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Biochem Pharmacol. 2002 Feb 15;63(4):677-88.

Monoamine neurotoxins-induced apoptosis in lymphocytes by a common oxidative stress mechanism: involvement of hydrogen peroxide (H(2)O(2)), caspase-3, and nuclear factor kappa-B (NF-kappaB), p53, c-Jun transcription factors.

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  • 1Department of Internal Medicine, School of Medicine, University of Antioquia, Calle 62 no. 52-72, P.O. Box 1226, Medellin, Colombia. mdelrio@quimbaya.udea.edu.co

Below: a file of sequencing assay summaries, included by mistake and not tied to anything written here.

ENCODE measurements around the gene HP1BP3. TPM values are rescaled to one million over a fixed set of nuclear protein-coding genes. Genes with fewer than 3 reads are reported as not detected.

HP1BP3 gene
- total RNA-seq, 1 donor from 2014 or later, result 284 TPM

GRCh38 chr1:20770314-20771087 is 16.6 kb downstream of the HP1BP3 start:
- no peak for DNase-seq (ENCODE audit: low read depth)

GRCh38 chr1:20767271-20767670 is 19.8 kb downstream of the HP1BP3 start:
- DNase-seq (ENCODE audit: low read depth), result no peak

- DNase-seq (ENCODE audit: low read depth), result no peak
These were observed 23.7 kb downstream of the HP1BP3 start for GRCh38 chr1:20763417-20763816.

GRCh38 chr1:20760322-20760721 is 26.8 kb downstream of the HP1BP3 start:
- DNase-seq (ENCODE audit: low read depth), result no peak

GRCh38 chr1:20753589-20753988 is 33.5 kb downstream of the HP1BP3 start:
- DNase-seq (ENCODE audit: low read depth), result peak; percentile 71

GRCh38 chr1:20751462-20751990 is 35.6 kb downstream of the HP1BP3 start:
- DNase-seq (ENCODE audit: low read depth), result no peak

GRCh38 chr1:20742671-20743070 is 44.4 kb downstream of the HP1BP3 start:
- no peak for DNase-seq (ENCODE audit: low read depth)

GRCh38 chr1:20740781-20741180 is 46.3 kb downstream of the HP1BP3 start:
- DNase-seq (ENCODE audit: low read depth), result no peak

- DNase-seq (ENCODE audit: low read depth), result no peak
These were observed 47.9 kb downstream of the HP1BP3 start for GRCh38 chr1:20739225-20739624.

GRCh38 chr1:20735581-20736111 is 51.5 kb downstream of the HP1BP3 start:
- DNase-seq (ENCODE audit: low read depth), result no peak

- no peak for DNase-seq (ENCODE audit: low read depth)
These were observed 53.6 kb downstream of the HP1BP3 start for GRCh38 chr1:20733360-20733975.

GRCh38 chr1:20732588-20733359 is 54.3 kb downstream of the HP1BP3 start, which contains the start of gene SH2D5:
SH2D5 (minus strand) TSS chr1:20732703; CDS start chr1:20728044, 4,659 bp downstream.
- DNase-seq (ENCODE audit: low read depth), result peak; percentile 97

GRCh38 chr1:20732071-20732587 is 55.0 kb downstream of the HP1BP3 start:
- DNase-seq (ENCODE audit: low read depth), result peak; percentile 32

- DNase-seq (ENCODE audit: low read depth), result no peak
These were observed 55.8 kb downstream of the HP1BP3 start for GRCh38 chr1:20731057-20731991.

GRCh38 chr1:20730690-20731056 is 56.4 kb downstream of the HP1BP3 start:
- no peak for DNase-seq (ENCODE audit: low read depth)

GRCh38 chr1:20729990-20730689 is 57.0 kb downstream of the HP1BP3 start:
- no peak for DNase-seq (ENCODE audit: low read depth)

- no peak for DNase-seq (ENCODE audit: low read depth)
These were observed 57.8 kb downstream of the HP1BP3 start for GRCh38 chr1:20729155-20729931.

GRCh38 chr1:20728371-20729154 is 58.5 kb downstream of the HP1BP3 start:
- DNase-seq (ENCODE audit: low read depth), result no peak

The destruction of dopaminergic and serotonergic nerve cells by selective 6-hydroxydopamine (6-OHDA), 5,6-dihydroxytryptamine (5,6-DHT) and 5,7-dihydroxytryptamine (5,7-DHT), respectively, is a commonly used tool to investigate the mapping of neuronal pathways, elucidation of function and to mimic human neurodegenerative disease such as Parkinson's and Alzheimer's diseases. Despite intense investigations, a complete picture of the precise molecular cascade leading to cell death in a single cellular model is still lacking. In this study, we provide evidence that 6-OHDA, 5,6- and 5,7-DHT toxins-induced apoptosis in peripheral blood lymphocytes cells in a concentration-dependent fashion by a common oxidative mechanism involving: (1) the oxidation of toxins into quinones and production of the by-product hydrogen peroxide, reflected by desipramine-a monoamine uptake blocker-and antioxidants inhibition, (2) activation and/or translocation of nuclear factor-kappaB, p53 and c-Jun transcription factors, showed by immunocytochemical diaminobenzidine-positive stained nuclei, (3) caspase-3 activation, reflected by caspase Ac-DEVD-CHO inhibition, (4) mRNA and protein synthesis de novo according to cycloheximide and actinomycin D cell death inhibition. These results are consistent with the notion that uptake and intracellular autoxidation of those toxins precede the apoptotic process and that once H(2)O(2) is generated, it is able to trigger a specific cell death signalisation. Thus, taken together these results, we present an ordered cascade of the major molecular events leading peripheral blood lymphocytes to apoptosis. These results may contribute to explain the importance of H(2)O(2) as a second messenger of death signal in some degenerative diseases linked to oxidative stress stimuli.

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